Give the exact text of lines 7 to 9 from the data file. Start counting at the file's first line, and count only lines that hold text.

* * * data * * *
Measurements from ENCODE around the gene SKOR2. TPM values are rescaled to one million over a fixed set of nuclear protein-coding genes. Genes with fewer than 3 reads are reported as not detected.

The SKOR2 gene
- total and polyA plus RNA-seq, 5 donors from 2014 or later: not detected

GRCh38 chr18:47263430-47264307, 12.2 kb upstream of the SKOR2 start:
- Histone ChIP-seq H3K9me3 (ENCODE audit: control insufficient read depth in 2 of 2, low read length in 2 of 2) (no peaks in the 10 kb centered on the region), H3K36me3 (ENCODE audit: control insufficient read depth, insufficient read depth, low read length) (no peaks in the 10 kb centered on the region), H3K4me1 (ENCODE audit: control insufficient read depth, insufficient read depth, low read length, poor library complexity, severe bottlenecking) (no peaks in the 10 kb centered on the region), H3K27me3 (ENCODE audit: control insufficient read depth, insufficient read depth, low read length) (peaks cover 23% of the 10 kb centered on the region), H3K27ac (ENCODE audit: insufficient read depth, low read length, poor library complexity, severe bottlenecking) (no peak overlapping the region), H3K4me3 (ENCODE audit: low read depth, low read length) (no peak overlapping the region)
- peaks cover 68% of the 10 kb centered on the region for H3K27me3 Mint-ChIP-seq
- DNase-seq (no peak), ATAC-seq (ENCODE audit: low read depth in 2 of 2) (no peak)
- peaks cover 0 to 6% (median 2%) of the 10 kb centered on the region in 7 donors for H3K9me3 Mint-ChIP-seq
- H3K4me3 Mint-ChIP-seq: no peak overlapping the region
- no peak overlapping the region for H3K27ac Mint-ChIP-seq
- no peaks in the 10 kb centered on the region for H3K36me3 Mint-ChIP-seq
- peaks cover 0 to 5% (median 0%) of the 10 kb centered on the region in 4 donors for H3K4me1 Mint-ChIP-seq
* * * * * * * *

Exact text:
- DNase-seq (no peak), ATAC-seq (ENCODE audit: low read depth in 2 of 2) (no peak)
- peaks cover 0 to 6% (median 2%) of the 10 kb centered on the region in 7 donors for H3K9me3 Mint-ChIP-seq
- H3K4me3 Mint-ChIP-seq: no peak overlapping the region